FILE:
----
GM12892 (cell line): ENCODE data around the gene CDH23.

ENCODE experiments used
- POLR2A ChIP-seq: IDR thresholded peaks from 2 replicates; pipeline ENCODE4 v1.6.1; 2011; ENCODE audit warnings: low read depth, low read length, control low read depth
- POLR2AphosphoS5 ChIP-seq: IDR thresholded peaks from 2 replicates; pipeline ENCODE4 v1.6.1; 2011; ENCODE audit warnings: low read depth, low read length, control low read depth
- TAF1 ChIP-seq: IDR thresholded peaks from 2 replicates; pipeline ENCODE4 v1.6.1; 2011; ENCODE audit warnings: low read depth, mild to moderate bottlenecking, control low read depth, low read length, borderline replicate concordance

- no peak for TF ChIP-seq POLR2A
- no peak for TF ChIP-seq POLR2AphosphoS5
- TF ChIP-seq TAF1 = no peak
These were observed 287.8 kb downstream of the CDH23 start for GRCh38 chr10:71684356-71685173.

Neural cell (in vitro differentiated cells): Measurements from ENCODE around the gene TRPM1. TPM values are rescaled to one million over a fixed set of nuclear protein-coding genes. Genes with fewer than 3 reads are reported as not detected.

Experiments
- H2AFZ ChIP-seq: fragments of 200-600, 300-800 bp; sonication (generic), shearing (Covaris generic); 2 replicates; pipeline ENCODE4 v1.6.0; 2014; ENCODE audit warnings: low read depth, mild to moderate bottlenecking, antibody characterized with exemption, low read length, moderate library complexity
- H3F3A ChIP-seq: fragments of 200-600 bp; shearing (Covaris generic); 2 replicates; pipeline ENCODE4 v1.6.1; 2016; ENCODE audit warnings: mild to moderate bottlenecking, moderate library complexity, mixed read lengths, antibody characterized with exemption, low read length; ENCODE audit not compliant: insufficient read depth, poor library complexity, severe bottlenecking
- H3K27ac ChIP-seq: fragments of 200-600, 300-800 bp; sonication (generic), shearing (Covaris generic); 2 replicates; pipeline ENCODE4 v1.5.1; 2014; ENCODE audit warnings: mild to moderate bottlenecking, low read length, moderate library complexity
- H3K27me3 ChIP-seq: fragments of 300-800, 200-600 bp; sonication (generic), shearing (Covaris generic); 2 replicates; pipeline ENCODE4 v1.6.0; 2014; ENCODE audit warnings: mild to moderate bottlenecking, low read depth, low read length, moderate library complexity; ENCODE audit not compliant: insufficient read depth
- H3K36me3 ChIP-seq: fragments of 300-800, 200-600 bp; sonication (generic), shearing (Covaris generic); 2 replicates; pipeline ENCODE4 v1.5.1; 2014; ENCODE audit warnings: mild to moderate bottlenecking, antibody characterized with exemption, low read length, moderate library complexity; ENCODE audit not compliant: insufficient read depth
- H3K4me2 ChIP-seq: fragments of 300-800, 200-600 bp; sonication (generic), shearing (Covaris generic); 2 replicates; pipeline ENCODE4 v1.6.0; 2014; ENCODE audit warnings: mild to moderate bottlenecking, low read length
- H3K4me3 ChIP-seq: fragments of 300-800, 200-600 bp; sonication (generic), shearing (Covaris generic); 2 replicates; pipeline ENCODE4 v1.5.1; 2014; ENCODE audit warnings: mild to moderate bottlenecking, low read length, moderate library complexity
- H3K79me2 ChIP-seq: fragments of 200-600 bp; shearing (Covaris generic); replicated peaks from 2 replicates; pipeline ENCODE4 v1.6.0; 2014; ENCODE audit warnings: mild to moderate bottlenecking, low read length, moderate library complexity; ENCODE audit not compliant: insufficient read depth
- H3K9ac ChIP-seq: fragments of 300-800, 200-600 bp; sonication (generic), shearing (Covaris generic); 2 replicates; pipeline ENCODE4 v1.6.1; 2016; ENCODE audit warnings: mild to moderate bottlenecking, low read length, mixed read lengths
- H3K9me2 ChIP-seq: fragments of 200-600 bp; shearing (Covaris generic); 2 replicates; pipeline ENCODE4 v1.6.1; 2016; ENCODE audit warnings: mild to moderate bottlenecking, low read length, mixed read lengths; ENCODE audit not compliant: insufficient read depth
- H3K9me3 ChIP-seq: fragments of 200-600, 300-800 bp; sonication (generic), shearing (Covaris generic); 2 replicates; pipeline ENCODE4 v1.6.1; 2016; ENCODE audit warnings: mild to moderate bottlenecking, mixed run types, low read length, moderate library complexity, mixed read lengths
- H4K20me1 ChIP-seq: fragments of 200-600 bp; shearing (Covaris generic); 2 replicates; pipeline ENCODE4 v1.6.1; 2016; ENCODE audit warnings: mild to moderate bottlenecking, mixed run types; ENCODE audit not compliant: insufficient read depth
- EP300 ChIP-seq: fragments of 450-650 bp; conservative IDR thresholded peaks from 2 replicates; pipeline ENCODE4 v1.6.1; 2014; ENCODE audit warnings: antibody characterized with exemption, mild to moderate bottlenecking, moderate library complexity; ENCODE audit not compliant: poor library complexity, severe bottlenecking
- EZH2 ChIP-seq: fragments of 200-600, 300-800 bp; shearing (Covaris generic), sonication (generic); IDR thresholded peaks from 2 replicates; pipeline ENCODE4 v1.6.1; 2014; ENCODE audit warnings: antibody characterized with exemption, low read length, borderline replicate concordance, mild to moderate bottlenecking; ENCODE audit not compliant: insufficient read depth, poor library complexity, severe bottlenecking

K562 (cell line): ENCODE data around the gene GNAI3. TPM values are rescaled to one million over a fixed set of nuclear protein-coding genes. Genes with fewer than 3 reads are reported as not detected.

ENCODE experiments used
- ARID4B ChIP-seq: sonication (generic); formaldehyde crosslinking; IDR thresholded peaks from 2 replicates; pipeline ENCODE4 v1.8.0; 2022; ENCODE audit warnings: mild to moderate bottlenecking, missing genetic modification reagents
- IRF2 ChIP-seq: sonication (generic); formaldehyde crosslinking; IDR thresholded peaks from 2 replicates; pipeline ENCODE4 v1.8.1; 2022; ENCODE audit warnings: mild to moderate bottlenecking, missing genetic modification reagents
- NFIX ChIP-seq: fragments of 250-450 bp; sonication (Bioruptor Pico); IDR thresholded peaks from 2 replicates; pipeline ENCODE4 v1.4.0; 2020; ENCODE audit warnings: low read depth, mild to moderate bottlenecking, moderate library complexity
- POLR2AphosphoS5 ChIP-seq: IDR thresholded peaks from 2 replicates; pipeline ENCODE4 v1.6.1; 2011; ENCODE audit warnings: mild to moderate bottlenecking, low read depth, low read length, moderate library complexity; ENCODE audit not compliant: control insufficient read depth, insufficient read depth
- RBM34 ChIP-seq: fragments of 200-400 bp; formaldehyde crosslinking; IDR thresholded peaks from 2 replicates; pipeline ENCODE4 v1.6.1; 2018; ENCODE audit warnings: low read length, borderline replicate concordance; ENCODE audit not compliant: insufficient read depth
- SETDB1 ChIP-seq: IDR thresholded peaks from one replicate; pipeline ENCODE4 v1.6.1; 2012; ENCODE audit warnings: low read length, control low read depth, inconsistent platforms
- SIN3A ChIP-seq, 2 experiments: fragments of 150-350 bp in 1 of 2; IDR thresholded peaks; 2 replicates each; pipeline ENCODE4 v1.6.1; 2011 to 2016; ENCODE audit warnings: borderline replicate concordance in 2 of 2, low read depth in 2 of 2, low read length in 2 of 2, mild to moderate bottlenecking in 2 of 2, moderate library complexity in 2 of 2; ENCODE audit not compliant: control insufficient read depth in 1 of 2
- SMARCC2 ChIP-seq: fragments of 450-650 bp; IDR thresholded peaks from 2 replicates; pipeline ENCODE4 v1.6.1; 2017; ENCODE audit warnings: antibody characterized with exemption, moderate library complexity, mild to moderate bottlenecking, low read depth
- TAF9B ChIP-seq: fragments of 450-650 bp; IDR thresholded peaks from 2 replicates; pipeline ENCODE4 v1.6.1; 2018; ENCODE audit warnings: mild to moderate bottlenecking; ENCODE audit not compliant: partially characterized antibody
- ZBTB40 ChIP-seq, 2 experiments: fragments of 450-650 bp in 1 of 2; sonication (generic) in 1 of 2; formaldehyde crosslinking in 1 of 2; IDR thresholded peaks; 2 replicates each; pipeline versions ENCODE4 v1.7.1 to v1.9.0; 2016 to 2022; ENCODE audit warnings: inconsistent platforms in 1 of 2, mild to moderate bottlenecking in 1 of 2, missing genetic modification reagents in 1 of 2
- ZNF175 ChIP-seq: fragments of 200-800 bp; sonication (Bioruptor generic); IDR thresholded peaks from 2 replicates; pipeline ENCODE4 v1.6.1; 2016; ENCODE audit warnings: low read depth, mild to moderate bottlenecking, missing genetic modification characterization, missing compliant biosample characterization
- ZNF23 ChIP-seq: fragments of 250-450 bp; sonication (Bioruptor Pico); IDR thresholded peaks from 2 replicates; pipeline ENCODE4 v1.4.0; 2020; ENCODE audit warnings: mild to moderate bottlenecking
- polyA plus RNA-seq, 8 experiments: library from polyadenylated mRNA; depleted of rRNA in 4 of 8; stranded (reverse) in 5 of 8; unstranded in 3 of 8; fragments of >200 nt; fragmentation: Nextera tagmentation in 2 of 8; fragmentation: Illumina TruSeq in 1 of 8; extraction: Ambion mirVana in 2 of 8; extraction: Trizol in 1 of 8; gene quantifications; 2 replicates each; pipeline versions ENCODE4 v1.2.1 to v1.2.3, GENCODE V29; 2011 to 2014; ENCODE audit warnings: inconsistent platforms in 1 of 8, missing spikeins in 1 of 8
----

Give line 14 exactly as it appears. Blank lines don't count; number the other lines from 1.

- H3K27ac ChIP-seq: fragments of 200-600, 300-800 bp; sonication (generic), shearing (Covaris generic); 2 replicates; pipeline ENCODE4 v1.5.1; 2014; ENCODE audit warnings: mild to moderate bottlenecking, low read length, moderate library complexity